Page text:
FOR IMMEDIATE RELEASE: March 21, 2014
NORTH LITTLE ROCK – A proposed ordinance to create a PACE energy improvement district within the City of North Little Rock is scheduled for a first reading and public comments during the City Council’s regular meeting Monday, 6:00 pm, at City Hall, 300 Main Street, North Little Rock.
Mayor Joe Smith will introduce the ordinance and the Council could elect to take it up for consideration immediately after the public hearing or at a future council meeting.
AAEA members who are interested in making public comments in support of the PACE district during Monday’s hearing are urged to sign in with the City Clerk before the Council convenes at 6:00 p.m.
“This is a key development that could introduce an innovative energy improvement financing mechanism to property owners in Central Arkansas,” said Steve Patterson, executive director of AAEA. “PACE is a job creator. It is rapidly expanding across the country as a practical way for property owners to save energy costs and improve cash flow.”
The proposed ordinance would establish the “North Little Rock Energy Improvement District” under terms of the state’s new Property Assessed Clean Energy (PACE) Act. The City of Fayetteville became the first Arkansas city to create a district last October. Its newly-appointed Board of Directors is working diligently this year toward an official launch of the program by summer.
The PACE Act was a major policy priority for AAEA during last year’s Arkansas General Assembly. It enables local communities to create energy improvement districts to allow private financing of energy efficiency improvements, renewable energy projects and water conservation improvements. Property owners may qualify for 100%, low-interest loans that are secured by real property assessments.
PACE is 100% voluntary and in communities that adopt PACE, assessments are only paid by participating property owners and only for their respective projects.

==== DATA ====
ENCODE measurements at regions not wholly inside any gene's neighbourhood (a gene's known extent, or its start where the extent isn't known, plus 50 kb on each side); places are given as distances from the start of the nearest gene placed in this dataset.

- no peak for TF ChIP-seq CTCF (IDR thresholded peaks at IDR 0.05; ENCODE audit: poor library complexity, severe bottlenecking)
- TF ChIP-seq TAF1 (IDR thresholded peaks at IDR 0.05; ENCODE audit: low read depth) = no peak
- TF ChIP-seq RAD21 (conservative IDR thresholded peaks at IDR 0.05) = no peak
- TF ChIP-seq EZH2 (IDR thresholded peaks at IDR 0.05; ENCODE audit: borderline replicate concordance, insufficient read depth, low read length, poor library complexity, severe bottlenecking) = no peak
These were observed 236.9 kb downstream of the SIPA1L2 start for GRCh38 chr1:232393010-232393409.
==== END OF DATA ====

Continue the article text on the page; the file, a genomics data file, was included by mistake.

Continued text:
The North Little Rock ordinance cites the potential to “substantially reduce” energy consumption by homes and businesses by enhancing access to PACE financing. The ordinance calls for appointment of a seven-member Board of Directors and calls for the City Council to “give due consideration to candidates with connections to or relations with local utility companies, lending or bonding institutions and the advanced energy industry.”
The ordinance invites other governmental entities to join the district and stipulates that it is “legally and financially independent of the City. No debt entered into by the District shall ever be construed as an obligation of the City…”
To read a summary of the Property Assessed Clean Energy (PACE) legislation, click here: http://arkansasadvancedenergy.com/files/dmfile/PACESUMMARY.2.13.pdf
Arkansas Advanced Energy Association is a business group dedicated to growing Arkansas’s economy by expanding our energy workforce and manufacturing base through the increased development, manufacture, and utilization of advanced energy technologies. www.arkansasadvancedenergy.com
The Arkansas Advanced Energy Foundation is the educational affiliate of the AAEA. The Foundation promotes greater public understanding of advanced energy in Arkansas through research, public education programs and economic and workforce development. The Foundation is dedicated to informing the energy policy debate with well-researched, fact-based data on the advanced energy economy in Arkansas and by providing a public forum where state leaders can address Arkansas’s energy challenges for the future. www.arkansasadvancedenergyfoundation.org
Report Shows Global Economic Impacts of Advanced Energy
A report released in January 2013 by Advanced Energy Economy (AEE) shows that advanced energy was a $1.1 trillion global market in 2011, larger than pharmaceutical manufacturing worldwide. Read the full report here: http://arkansasadvancedenergyfoundation.org/files/dmfile/AEEIEconomicImpactofAdvancedEnergy-Final.pdf
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